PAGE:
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    Major League Baseball Is Back!

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    By: Justin Girshon

    June 25, 2020

    At long last, the MLB Players Association (MLBPA) and MLB have agreed to the principles for a 2020 season! After more than 3 months of negotiations, the MLBPA finally agreed that they would accept MLB’s final proposal by accepting their health and safety protocol as well as agreeing to report to Spring Training 2.0 on July 1st!

    Due to a recent uptick in COVID-19 cases in both Florida and Arizona, MLB teams will be holding Spring Training 2.0 at their home ballparks. Before players report to Spring Training, every organization must submit a 60 man player pool. An organization can invite all 60 players from their pool to Spring Training or send up to 20 players to an alternate site. Similar to a normal Spring Training, pitchers and catchers will report first followed by position players.

    After about 3 weeks of Spring Training, regular season baseball will start the weekend of July 24th. To start the season, organizations are permitted to have up to 30 players on the active roster; After 2 weeks, organizations will be permitted to have a maximum of 28 players on the active roster followed by a maximum of 26 players on the active roster 4 weeks later.

    The regular season will be 60 games that will take place over the course of 66 days. The trade deadline will be August 31st and for a player to be eligible for the playoffs, they must be on their organization’s active roster by September 15th.

    The regular season will end on September 27th and 10 teams will compete to win the World Series. Although there were talks of a potential expanded postseason, MLB decided they would implement the traditional postseason format with 3 division winners from both the AL/NL and 2 wild card teams from both the AL/NL.

    What’s new for the 2020 season?

    • Universal Designated Hitter
      • For the first time in MLB history, both the American League and National League will have a DH!
    • Games will only be played within a regional distance.
      • In an attempt to limit travel, games will only be played within a regional distance. Each team will play 40 games against teams in their division and 20 games against teams within their region that are in the opposite league. For example, the Cubs will play 10 games against each the Brewers, Cardinals, Reds, and Pirates (40 games against teams in their division). In addition, the Cubs will play 4 games against each the Twins, Indians, White Sox, Royals, and Tigers (20 games against teams within their region that are in the opposite league).
    • If a game goes into extra innings, a runner will be placed on second base at the start of each half inning until the game is over.
      • In an attempt to keep games as short as possible, MLB will be implementing the runner on second rule that MiLB has been using for the past two seasons. The player who is listed in the batting order ahead of the leadoff hitter in the extra-inning will be placed on second base at the start of the extra inning.

    Health and safety protocols:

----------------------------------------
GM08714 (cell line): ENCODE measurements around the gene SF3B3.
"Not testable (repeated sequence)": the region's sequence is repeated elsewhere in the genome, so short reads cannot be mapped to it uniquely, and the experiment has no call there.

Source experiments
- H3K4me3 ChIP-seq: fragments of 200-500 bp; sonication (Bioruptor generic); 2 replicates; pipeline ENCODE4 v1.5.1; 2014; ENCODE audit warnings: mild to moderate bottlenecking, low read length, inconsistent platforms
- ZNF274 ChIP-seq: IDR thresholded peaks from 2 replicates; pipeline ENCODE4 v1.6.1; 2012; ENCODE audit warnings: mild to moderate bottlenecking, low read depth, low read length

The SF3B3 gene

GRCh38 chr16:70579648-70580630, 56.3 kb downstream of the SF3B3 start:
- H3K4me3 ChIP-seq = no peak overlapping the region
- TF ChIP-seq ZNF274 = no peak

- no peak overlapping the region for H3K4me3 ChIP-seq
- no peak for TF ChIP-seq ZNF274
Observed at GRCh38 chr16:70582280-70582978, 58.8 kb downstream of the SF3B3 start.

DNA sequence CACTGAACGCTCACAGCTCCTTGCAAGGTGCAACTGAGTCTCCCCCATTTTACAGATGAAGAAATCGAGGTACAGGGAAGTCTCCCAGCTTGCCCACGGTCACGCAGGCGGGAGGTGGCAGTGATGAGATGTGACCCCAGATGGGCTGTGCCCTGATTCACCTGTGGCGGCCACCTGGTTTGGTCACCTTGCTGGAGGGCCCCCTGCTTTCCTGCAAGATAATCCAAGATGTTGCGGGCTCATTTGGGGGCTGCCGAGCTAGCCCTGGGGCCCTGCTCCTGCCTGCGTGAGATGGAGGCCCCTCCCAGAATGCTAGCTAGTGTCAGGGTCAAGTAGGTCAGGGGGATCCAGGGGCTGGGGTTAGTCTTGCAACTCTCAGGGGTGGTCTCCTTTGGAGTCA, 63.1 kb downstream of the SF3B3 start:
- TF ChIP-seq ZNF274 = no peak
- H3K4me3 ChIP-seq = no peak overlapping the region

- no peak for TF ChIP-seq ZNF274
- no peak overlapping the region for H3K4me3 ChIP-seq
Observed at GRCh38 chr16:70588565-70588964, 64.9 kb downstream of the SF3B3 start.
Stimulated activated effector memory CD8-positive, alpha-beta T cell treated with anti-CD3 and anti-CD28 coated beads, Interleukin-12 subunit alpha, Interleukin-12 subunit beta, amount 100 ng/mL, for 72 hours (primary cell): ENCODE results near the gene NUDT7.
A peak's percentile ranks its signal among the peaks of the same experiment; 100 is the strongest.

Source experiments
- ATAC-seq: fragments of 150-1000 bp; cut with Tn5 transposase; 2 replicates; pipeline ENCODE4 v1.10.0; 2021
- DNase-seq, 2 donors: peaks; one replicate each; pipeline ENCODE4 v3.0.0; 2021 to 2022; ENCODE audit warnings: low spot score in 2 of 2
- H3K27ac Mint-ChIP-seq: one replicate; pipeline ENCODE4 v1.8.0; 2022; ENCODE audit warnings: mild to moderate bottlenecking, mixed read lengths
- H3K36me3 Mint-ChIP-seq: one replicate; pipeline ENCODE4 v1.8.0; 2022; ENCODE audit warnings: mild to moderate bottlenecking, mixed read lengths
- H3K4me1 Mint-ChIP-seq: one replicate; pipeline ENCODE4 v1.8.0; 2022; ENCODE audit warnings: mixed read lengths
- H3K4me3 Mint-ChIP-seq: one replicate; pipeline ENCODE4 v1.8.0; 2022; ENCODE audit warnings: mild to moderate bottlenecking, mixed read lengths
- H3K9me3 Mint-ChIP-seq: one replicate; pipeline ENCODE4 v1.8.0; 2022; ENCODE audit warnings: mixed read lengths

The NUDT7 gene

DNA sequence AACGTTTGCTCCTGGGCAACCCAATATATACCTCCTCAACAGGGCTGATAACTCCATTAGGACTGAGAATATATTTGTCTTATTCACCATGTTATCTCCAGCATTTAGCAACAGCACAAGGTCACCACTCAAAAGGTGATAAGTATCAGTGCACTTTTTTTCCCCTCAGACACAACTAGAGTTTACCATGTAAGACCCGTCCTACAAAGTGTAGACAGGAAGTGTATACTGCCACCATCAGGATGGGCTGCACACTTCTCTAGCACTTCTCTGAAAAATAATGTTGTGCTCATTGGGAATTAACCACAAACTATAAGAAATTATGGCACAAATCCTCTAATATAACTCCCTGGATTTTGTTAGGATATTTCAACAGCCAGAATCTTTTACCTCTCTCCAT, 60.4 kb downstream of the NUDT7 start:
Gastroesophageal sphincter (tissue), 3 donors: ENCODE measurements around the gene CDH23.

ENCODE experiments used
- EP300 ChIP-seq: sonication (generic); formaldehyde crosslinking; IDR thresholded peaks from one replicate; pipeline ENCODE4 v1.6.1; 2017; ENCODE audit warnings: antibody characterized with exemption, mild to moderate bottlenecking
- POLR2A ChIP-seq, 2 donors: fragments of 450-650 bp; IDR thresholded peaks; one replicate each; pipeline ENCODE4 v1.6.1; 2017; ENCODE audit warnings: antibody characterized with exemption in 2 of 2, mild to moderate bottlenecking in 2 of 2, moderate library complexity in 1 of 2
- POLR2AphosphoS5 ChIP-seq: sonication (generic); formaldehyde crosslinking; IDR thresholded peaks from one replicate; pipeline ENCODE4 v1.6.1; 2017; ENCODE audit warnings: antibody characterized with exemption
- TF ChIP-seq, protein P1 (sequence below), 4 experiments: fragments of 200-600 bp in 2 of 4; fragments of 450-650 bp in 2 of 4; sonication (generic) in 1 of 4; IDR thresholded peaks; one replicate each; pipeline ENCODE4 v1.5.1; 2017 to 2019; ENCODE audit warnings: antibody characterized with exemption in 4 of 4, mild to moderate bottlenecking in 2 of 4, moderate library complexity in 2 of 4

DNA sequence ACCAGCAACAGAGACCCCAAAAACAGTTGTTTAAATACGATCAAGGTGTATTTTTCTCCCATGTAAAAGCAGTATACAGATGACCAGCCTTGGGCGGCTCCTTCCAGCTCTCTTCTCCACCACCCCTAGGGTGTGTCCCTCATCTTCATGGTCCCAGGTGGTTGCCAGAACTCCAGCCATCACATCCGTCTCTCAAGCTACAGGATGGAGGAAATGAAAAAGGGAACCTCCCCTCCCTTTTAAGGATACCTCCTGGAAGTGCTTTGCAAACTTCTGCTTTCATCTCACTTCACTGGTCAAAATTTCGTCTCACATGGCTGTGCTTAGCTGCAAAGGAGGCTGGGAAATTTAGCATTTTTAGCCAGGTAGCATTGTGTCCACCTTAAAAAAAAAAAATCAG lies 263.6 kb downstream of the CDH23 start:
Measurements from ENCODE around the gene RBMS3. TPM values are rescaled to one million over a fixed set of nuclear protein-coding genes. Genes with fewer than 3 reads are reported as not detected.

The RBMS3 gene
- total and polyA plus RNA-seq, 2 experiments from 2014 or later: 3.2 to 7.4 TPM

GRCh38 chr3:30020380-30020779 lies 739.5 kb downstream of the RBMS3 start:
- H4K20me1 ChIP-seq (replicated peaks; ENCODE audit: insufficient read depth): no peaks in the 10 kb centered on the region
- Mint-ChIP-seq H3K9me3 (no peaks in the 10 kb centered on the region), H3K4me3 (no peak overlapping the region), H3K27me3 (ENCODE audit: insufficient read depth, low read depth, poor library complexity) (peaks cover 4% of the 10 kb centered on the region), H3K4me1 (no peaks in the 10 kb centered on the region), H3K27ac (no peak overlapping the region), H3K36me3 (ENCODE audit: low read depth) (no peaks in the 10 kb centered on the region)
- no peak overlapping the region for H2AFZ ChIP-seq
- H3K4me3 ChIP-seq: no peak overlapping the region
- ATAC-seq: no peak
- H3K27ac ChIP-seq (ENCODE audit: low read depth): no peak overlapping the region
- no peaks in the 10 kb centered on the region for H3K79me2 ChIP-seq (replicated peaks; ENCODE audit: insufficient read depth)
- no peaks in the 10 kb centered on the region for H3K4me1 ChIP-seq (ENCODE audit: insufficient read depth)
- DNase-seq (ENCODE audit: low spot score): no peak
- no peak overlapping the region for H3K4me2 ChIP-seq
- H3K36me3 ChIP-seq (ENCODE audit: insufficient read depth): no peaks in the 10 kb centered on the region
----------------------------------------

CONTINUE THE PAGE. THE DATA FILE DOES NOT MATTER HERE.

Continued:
• There will be a COVID-19 specific inactive list.
      • Any player who shows symptoms or tests positive for COVID-19 will be placed on this list. The COVID-19 specific inactive list and Injured List are two separate inactive lists.
    • Players who are deemed as “high risk players” will be able to sit out the season receive their salary and service time.
      • MLB has defined high risk players as players “who, by virtue of their age and/or medical history, are at a materially higher risk of developing severe illness or complications from COVID-19 exposure.” 
    • Players can sit out, but lose their entire salary.
      • Players who are not classified as “high risk players” still have the ability to sit out, they just won’t get paid. Although these players will not get paid, they will still receive 1 year of service time.
    • Social distancing (sort of).
      • Players on opposite teams are not allowed to be within 6 feet of each other during pregame warmups, in between innings, or after the game; When a manager challenges a call or confronts an umpire, they must be 6 feet away from the umpire; During the singing of the National Anthem and God Bless America, players must be 6 feet away from each other.
    • Spitting is prohibited.
      • Players and coaches will not be permitted to spit saliva, sunflower seeds, peanut shells, tobacco, etc.
    • Players must use and retrieve their own equipment.
      • Jayson Stark of The Athletic stated, “All hitters will now have to bring their own pine-tar rags, bat donuts and other equipment to and from the on-deck circle — and will have to retrieve their own caps, gloves and sunglasses from the dugout if an inning ends with them on base or batting. All pitchers will now have to bring their own rosin bag to the mound and use only their own baseballs for bullpen sessions. And baseballs used in batting practice can be used only that day, then need to be cleaned and sanitized, and not be re-used for at least five days. So one thing is clear: Teams are going to have to have thousands of baseballs in the old storage closet.”

    Featured image via wamu.org

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    I am a rising 12th grader from New York City who enjoys writing about Major League Baseball. @mlbzone_ on Instagram

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    Justin Girshon
    I am a rising 12th grader from New York City who enjoys writing about Major League Baseball. @mlbzone_ on Instagram

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